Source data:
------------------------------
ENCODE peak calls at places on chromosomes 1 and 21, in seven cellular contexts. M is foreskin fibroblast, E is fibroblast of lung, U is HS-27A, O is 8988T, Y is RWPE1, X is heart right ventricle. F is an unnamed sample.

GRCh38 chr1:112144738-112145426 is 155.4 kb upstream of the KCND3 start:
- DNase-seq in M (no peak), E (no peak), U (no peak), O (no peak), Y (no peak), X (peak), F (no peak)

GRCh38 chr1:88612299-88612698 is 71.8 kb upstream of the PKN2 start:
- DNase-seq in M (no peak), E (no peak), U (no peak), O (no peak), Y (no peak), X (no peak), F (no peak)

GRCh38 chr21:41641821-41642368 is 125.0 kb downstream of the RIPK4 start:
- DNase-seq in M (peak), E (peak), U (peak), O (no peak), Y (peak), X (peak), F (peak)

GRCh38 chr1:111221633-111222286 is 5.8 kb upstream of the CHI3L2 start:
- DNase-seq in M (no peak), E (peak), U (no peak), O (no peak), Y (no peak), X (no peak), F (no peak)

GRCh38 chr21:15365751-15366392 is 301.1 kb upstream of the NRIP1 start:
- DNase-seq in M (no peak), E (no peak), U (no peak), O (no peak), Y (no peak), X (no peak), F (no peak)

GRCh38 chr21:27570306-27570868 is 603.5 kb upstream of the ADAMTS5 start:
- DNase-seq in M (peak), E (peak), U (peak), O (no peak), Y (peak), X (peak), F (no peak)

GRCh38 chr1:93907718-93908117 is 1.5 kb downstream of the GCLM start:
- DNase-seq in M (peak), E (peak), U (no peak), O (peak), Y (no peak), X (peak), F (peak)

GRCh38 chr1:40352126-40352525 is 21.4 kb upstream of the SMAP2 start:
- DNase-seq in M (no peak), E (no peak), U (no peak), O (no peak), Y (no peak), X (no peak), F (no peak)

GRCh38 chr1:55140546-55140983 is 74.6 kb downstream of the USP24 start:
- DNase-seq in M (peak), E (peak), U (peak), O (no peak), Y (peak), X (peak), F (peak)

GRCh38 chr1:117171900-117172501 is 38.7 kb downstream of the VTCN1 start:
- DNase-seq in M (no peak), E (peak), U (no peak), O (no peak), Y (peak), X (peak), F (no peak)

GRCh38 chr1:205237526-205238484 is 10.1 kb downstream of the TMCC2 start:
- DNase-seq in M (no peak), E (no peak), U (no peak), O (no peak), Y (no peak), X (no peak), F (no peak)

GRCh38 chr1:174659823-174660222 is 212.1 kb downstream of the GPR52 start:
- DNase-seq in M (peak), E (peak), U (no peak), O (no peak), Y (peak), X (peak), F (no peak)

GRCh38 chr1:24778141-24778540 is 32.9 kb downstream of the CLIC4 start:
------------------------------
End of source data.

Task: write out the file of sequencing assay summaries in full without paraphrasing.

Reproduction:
ENCODE peak calls at places on chromosomes 1 and 21, in seven cellular contexts. M is foreskin fibroblast, E is fibroblast of lung, U is HS-27A, O is 8988T, Y is RWPE1, X is heart right ventricle. F is an unnamed sample.

GRCh38 chr1:112144738-112145426 is 155.4 kb upstream of the KCND3 start:
- DNase-seq in M (no peak), E (no peak), U (no peak), O (no peak), Y (no peak), X (peak), F (no peak)

GRCh38 chr1:88612299-88612698 is 71.8 kb upstream of the PKN2 start:
- DNase-seq in M (no peak), E (no peak), U (no peak), O (no peak), Y (no peak), X (no peak), F (no peak)

GRCh38 chr21:41641821-41642368 is 125.0 kb downstream of the RIPK4 start:
- DNase-seq in M (peak), E (peak), U (peak), O (no peak), Y (peak), X (peak), F (peak)

GRCh38 chr1:111221633-111222286 is 5.8 kb upstream of the CHI3L2 start:
- DNase-seq in M (no peak), E (peak), U (no peak), O (no peak), Y (no peak), X (no peak), F (no peak)

GRCh38 chr21:15365751-15366392 is 301.1 kb upstream of the NRIP1 start:
- DNase-seq in M (no peak), E (no peak), U (no peak), O (no peak), Y (no peak), X (no peak), F (no peak)

GRCh38 chr21:27570306-27570868 is 603.5 kb upstream of the ADAMTS5 start:
- DNase-seq in M (peak), E (peak), U (peak), O (no peak), Y (peak), X (peak), F (no peak)

GRCh38 chr1:93907718-93908117 is 1.5 kb downstream of the GCLM start:
- DNase-seq in M (peak), E (peak), U (no peak), O (peak), Y (no peak), X (peak), F (peak)

GRCh38 chr1:40352126-40352525 is 21.4 kb upstream of the SMAP2 start:
- DNase-seq in M (no peak), E (no peak), U (no peak), O (no peak), Y (no peak), X (no peak), F (no peak)

GRCh38 chr1:55140546-55140983 is 74.6 kb downstream of the USP24 start:
- DNase-seq in M (peak), E (peak), U (peak), O (no peak), Y (peak), X (peak), F (peak)

GRCh38 chr1:117171900-117172501 is 38.7 kb downstream of the VTCN1 start:
- DNase-seq in M (no peak), E (peak), U (no peak), O (no peak), Y (peak), X (peak), F (no peak)

GRCh38 chr1:205237526-205238484 is 10.1 kb downstream of the TMCC2 start:
- DNase-seq in M (no peak), E (no peak), U (no peak), O (no peak), Y (no peak), X (no peak), F (no peak)

GRCh38 chr1:174659823-174660222 is 212.1 kb downstream of the GPR52 start:
- DNase-seq in M (peak), E (peak), U (no peak), O (no peak), Y (peak), X (peak), F (no peak)

GRCh38 chr1:24778141-24778540 is 32.9 kb downstream of the CLIC4 start: